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Grey squirrels


woodylmiller
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Just trapped a grey squirrel in our Dynasty.  The trap had 1 inch squares so the rat was big enough that it couldn't get out of the trap.  Where might I find a hole big enough to have let it in?  Mice get in, but they can get through openings the size of a dime.  This guy was full grown.  I just find it hard to believe there is a hole that big somewhere.  Any ideas on where to look for such an opening?   Thanks,

09 Dynasty Regal IV

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I would guess up through the rear cap into the rear closet area somewhere. 

You should also check where the steering column comes up through the floor. There is a large plastic cover over it inside so it may be easier to check from underneath.  

Edited by vito.a
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I posted these several months ago but thought it appropriate to repost here.  You coach is open to all kinds of critters. I had 'droppings' on my engine just below the bedroom so I put a camera inside to see if I could find what critter was hiding out. I also put out a large trap. Here's what happened.. vid one is the first night vid two is the second.....Dennis

 

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We have not found any droppings or other signs except under the kitchen cabinets, out on the floor and under the bed.  That tells me it's moving from one side to the other under flooring,   I'm guessing there must be a space between the floor and what might be considered the ceiling/roof on the basement.  We could hear it move from under the cabinets to the front dash area.  Glad we caught it but I sure don't want that mess again.  So the hunt begins to find the hole(s).  

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Guest Tim503

My unit used black spray foam and I noticed a large hole in the dash where the cap sat on the supports. I was able to feel it in winter when the cold air just came right in. Most of the lines run between the rails in that 4 foot area they use spray foam there but they will go through that. They use it in the back before the water tanks and in front above the diesel tank on mine. You could remove the board in the center basement to get a better look up there. I have a sink and stove in the slide and that is quite a contraption with possibilities of entrance and under the bathroom vanity. Of course most units have a raised shower to keep the P-trap inside but it has a front access panel maybe. I have a raised toilet so that is an area. All of those areas are hard to get into but they can hide out there. Otherwise if they can get into the fridge box (not the fridge) they can get into the ceiling from there if the space between the ceiling and roof is not sealed. Mine was not and they started eating the duct work for the AC The other problem would be exhaust gas getting into the coach from the fridge but I never noticed that. Make sure all the access points in the basement and water area are closed or seal with that metal scrubbing material where wires and hoses come in. The bummer on mine is the propane and diesel tank are open to the ground with no way to seal them. Put traps in the propane, on top of the diesel tank and around water tanks and/or use poison. You could also put one by the inverter. One time coming back to open it and found a family of newborns in a box I threw them and the box out on the ground and mom came and rescued them while I was busy cleaning the mess she made. Use plastic tubs for storage. Too many bugs and critters like cardboard. one more thing my unit had a center furnace floor outlet and I took it out but that could be a problem. Mine ran above that board in the basement in the middle four feet then over the diesel tank before going into the register.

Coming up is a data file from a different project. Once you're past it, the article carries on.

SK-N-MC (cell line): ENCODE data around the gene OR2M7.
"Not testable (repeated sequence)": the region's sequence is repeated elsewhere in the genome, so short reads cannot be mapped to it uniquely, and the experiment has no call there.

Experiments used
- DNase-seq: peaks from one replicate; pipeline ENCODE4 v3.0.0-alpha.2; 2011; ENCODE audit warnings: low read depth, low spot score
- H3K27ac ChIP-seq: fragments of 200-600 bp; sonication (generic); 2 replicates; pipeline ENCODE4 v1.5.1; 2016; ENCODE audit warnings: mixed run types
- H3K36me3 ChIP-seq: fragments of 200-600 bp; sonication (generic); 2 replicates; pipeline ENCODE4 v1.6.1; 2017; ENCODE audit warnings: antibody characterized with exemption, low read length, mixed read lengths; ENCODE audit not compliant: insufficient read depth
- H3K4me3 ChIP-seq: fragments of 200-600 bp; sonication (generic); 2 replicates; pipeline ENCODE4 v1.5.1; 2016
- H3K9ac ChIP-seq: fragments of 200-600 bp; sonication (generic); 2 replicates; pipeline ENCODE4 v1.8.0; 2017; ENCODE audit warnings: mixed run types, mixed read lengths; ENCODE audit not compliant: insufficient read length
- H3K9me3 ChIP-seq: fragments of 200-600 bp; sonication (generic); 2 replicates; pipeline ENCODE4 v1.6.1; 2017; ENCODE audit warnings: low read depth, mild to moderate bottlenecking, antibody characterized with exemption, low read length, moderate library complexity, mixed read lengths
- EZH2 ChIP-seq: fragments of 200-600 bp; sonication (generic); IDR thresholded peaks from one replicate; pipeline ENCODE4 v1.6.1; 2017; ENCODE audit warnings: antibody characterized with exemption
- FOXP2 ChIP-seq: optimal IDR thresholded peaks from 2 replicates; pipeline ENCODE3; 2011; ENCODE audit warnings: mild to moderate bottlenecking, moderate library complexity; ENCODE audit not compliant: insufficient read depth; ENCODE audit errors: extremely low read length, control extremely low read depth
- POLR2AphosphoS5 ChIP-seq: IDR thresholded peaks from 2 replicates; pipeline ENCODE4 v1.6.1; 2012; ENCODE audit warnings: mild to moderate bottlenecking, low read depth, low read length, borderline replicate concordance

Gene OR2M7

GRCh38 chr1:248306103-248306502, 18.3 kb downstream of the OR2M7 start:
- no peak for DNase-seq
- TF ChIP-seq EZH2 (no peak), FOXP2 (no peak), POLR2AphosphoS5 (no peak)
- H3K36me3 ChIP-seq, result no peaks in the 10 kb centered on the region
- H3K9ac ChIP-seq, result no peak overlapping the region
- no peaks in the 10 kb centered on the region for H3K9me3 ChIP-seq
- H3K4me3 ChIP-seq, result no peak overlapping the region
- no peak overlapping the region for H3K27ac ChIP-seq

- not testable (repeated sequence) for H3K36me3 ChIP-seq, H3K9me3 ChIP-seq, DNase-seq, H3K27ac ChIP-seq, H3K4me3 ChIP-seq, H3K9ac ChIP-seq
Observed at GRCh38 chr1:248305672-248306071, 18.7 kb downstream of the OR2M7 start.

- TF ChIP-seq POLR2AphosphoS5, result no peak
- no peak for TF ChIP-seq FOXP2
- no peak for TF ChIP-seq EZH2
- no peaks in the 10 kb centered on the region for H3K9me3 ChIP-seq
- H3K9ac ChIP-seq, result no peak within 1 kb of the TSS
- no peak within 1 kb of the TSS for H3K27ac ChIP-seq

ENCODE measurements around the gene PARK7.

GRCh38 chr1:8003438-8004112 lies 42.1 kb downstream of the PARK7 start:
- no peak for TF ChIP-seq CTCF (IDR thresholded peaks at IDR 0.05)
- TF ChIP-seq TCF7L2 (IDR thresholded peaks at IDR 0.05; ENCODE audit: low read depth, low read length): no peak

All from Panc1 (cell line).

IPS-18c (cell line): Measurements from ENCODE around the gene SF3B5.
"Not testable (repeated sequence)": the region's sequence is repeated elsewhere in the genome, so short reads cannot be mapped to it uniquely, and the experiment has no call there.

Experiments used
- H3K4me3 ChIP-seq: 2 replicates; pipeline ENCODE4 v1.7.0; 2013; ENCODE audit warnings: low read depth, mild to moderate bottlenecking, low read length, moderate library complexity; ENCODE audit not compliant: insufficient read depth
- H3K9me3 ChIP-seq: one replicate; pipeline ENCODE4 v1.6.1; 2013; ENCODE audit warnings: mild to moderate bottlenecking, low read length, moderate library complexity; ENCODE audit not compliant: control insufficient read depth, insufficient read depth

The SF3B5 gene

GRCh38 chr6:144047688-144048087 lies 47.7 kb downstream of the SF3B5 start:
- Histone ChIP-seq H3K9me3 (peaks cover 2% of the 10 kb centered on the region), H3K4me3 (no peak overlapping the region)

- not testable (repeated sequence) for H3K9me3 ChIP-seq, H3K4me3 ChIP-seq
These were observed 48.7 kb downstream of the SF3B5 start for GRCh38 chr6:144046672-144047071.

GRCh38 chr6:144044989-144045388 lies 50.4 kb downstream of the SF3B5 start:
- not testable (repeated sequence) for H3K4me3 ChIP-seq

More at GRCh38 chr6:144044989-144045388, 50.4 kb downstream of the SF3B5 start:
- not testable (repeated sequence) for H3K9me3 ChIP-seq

Edited by Tim503
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  • 2 weeks later...
9 hours ago, woodylmiller said:

Good to know.  Have not seen anything since the trapping.  Found a couple gaps to be filled with foam soon.  Hard to get to some of these places.

09 Dynasty Regal IV

I would stuff the gaps with pan scrubs or steel wire wool (as it’s called in the U.K.) then apply the foam, it will make it more difficult to gain entry again.

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I park my motorhome out at a friends house in the country. Had mice one time. Looked everywhere for entry point. Followed trail of paper from roll of paper towels hung on inside of baggage door. Found the nest and got rid of that. Thinking they got in when I was working out there and had left doors open. Put a bunch of dryer sheets in the compartments, around the batteries and everywhere inside I could hide one. No problem since. Also I keep poison cubes around inside the shed. If you have a problem the cubes will get eaten.

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Hanging camphor blocks, like "tidybowl", can be strategically placed.    I hang them in every compartment, especially where there are lots of wires.  Don't take the wrapping completely off, just a little at the top so the  fumes release slowly.  Avoid putting it in areas which can get so hot it melts the camphor of course.

Rick P.